The race for speed part 4: The future for JavaScript

The race for speed - part 4

Browser vendors have ambitious plans for JavaScript. Many of them are making long-term investments in the web as an operating system. To get there they have set themselves the goal of running JavaScript code as fast as native C. If this performance can be achieved it will further blur the difference between native apps and web apps.

So how do you take a dynamic language and make it run anywhere close to native C?
The next generation of the JavaScript language is currently being drafted. will be the sixth edition of ECMAScript, the specification from which JavaScript is derived, and is anticipated sometime later this year.

One of the stated goals of this project is fast compilation. A number of features are being discussed to achieve this including a type system, binary data and typed arrays. Typed data can be sent directly to a typed JIT resulting in much faster compilation and execution time.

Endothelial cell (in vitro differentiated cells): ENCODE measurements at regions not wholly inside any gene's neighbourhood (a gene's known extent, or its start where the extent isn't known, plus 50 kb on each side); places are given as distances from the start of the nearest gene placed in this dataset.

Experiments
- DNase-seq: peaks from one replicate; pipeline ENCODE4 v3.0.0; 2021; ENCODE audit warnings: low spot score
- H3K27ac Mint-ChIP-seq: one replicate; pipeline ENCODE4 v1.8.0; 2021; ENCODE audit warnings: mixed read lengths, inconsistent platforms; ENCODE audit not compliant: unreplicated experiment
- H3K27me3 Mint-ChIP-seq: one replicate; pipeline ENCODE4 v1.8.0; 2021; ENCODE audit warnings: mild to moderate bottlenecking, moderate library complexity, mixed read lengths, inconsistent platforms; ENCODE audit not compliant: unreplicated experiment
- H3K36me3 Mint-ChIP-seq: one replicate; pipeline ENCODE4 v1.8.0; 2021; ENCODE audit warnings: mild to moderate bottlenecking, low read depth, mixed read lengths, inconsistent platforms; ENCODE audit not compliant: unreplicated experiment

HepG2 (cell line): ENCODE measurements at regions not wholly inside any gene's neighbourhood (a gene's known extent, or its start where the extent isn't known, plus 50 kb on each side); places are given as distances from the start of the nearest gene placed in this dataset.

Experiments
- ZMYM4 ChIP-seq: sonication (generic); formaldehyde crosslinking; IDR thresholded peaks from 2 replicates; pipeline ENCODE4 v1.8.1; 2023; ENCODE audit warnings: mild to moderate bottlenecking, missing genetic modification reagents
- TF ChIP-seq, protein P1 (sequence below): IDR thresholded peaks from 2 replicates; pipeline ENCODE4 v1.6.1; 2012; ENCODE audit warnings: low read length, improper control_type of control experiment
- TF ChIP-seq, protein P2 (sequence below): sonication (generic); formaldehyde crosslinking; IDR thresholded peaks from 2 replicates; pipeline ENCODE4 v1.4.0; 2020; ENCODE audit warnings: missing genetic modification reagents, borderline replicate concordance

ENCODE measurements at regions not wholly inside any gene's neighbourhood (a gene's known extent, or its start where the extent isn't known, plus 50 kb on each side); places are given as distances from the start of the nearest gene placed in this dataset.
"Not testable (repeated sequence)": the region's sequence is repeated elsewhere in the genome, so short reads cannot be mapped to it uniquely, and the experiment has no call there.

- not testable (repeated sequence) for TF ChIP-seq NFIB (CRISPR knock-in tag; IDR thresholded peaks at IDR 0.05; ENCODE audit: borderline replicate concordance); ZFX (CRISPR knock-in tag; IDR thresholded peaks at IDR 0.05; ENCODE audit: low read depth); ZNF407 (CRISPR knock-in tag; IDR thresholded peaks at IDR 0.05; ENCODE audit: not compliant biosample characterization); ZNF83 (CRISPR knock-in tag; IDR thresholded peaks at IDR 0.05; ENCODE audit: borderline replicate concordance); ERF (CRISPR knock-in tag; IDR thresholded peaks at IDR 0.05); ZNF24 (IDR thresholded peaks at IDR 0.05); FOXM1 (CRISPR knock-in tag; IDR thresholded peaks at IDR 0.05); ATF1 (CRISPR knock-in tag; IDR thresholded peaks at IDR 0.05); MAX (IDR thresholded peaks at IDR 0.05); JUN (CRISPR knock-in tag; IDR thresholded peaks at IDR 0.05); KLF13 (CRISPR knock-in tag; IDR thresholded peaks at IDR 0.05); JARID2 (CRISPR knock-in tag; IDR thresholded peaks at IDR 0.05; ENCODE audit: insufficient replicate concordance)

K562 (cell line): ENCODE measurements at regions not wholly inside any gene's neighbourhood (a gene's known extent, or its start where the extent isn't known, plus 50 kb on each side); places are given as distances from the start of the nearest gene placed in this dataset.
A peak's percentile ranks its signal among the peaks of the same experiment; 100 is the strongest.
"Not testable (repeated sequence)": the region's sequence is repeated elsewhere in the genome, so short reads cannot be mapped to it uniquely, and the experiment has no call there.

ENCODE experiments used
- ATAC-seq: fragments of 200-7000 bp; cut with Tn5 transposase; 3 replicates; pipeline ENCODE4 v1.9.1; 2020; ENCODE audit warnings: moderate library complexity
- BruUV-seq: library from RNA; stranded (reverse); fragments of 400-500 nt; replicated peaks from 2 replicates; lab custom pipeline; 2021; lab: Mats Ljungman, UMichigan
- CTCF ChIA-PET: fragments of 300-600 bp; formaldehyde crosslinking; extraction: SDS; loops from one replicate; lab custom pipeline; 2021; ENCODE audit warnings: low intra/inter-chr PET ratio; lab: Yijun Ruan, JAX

Native browser support for is still poor but you can keep track of it with this ES6 compatibility table and even take it for a test drive with Google’s Traceur project – an to JavaScript compiler written in JavaScript. If you’re determined to use it now then take a look at the Six Project.

JavaScript in the browser isn’t limited to DOM manipulation. The vast majority of modern browser games (those that aren’t using plug-ins) render directly to a single HTML5 Canvas element using the standard 2D Context. Canvas is essentially a big writable bitmap. Using JavaScript you layer, blit and animate other bitmaps onto it to create animation, games, graphs and so on.

The fastest way to render to Canvas is with WebGL – a JavaScript API providing hardware-accelerated graphics. This context greatly improves performance by offloading the computationally expensive process of rendering to the GPU, leaving the CPU free to manage the application logic.

Contrary to popular wisdom WebGL actually has some level of implementation in all modern desktop browsers. It is ready in both Chrome and Firefox but needs to be first enabled by the user in Safari and Opera. Microsoft has been the last holdout but references to WebGL have been found in leaked versions of their forthcoming IE11.